American Gaming Association Asks For DOJ Crackdown On Illegal Gaming Sites

In one of its most aggressive moves yet, the American Gaming Association (AGA) on Thursday released a letter urging the Justice Department to crack down on illegal gambling.

Addressed to US Attorney General Merrick Garland, the letter specifically demands federal action against illegal online sportsbooks and casinos and singles out Bovada, MyBookie, and BetOnline. 

The AGA also asks the DoJ to target unregulated “skill game” machines.

“While the challenge of illegal gambling is not new,” writes AGA President and CEO Bill Miller, “the brazen and coordinated manner in which it occurs — both online and in communities — has elevated this problem to a level that requires significant federal attention.”

He added, “We urge the Department to make it a priority to act…to protect American consumers, crackdown on illegal operators, and enforce federal regulations.”

Since the Supreme Court struck down a federal law against sports betting in 2018, 33 states and Washington DC have authorized sports wagering, and 21 have legalized mobile sports betting in some capacity. 

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Why Legal Gaming Operators Are Angry

The AGA is a lobbying agency founded in 1994, with a membership of more than 70 commercial and tribal casino operators, US-licensed gaming suppliers and equipment manufacturers, sports wagering operators, financial institutions, and “other key stakeholders in the gaming industry.” 

The AGA and others argue that the Professional and Amateur Sports Protection Act, which made sports betting illegal from 1992 until the Supreme Court overturned it in 2018, simply sent sports betting underground. Before the federal ban on sports betting was lifted in 2018, the illegal sports betting market was estimated to be more than $150 billion per year. 

The AGA argues in its letter that illegal operators are dangerous for consumers and suck dollars out of the US economy. They also complained that illegal operators could offer better odds and promotions since they aren’t restricted by regulatory compliance.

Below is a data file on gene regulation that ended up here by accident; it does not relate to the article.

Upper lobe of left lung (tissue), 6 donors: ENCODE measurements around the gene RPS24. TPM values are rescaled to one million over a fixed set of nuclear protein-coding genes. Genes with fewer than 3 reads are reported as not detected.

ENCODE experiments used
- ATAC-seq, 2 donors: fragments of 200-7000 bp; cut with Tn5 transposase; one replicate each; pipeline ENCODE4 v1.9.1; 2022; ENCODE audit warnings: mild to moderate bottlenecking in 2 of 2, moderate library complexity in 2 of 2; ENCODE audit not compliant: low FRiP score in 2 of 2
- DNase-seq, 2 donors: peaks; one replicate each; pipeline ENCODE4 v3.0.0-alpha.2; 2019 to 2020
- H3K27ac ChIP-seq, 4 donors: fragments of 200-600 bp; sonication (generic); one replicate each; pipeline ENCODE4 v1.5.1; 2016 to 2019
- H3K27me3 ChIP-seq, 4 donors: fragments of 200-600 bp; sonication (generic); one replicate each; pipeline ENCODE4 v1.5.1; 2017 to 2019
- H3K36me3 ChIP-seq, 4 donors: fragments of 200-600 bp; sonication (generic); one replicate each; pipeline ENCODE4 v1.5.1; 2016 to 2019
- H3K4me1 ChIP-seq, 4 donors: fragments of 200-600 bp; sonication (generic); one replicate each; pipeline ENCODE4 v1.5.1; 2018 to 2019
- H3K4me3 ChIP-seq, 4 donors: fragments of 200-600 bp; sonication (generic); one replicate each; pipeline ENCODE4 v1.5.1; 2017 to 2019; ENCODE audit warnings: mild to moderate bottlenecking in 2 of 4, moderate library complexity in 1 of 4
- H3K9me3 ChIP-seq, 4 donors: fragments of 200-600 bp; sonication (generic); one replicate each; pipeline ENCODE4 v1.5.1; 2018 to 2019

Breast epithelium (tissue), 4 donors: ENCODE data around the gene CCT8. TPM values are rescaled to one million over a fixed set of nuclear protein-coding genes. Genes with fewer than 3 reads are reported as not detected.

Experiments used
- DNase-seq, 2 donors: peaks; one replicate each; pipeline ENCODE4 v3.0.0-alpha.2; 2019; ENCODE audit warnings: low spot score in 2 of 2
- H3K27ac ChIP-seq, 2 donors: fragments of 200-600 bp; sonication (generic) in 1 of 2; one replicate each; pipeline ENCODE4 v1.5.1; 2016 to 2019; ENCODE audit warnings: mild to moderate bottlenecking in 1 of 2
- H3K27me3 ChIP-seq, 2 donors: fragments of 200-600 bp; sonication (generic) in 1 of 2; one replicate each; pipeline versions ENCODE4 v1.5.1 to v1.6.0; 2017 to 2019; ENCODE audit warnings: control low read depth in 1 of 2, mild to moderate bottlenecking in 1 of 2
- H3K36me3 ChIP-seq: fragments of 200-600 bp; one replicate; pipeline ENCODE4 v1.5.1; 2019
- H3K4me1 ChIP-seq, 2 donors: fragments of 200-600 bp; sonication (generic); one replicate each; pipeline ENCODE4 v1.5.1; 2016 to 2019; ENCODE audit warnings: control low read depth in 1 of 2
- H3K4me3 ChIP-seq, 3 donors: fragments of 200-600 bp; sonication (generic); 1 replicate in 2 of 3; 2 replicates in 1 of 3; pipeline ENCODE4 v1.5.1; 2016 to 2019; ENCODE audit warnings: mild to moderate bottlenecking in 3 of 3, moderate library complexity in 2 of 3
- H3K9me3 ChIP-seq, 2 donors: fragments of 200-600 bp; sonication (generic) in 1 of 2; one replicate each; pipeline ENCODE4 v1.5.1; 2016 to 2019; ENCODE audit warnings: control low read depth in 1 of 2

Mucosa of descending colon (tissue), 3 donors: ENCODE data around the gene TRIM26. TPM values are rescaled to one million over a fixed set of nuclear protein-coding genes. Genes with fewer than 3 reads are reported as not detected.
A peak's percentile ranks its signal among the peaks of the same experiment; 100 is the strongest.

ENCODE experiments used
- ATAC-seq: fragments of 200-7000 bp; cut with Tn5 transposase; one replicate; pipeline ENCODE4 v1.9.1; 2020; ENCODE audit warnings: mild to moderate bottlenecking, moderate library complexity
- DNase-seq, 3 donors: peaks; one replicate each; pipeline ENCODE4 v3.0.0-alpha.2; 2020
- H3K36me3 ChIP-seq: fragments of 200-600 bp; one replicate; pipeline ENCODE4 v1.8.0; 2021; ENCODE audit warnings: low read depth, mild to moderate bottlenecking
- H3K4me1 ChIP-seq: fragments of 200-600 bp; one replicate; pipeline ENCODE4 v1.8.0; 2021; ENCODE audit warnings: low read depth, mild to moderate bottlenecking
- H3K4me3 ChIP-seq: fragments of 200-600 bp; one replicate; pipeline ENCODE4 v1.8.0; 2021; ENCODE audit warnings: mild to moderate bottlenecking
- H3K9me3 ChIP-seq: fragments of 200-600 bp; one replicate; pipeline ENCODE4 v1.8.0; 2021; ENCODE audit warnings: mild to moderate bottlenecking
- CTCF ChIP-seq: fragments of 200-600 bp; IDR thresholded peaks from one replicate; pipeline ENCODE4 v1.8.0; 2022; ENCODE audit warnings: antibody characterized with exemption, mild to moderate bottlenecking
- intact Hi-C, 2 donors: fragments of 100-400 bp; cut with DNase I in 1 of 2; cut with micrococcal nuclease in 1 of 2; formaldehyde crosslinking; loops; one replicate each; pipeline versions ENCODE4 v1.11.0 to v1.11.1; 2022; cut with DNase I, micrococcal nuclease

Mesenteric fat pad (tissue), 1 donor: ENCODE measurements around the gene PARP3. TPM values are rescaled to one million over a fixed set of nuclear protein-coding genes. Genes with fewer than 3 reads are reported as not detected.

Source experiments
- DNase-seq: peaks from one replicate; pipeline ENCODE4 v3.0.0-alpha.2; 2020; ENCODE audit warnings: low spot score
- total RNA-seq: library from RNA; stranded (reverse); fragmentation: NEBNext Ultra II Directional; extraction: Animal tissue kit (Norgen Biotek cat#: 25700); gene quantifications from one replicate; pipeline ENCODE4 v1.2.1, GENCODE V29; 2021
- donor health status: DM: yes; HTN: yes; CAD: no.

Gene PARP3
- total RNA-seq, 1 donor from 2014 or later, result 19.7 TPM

In addition, the AGA accuses illegal operators of duping consumers. A 2020 AGA survey claims that 63% of sports bettors said they often didn’t realize when they were betting through illegal sportsbooks instead of legal avenues. 

The letter blames unregulated sports wagering for increasing criminal activity, operating with zero transparency or protection for consumers, and failing to generate any economic benefit for states or tribal nations.

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What Is The AGA Asking The DOJ To Do?

In its letter, the AGA asks the DoJ to prioritize educating consumers on legal gaming operations and the risks associated with illegal gaming. 

It also urges that the DoJ directly indict illegal offshore operators and require “skill-based” machine manufacturers to comply with current registration requirements or face “aggressive enforcement actions.”

Some on Twitter were critical of the AGA’s action, saying the organization doesn’t do enough to help consumers or break down monopolies in legal betting.

About the Author

Hannah Vanbiber

Hannah Vanbiber is an LSU fan by birth, Cavaliers fan by marriage, and Mets fan by choice. She started her journalism career in Chattanooga, Tennessee, as a reporter covering local sports, entertainment, and business in the East Tennessee area. She was the leading editor for the launch of a new sports magazine brand by Chattanooga’s CityScope Magazine. Hannah moved to New York City in 2013 and started writing freelance for several clients including newspapers, magazines, and corporate brands. She also joined the nonprofit world and spent eight years working in fundraising, most recently as the Director of Volunteers at New York City’s oldest homeless services organization. She is now a full-time freelance writer, editor, and reporter, covering women’s sports and sports betting in the New York metropolitan area. Hannah lives in Manhattan with her husband, Ben Wagner, whose loyalty to LeBron James knows no bounds.

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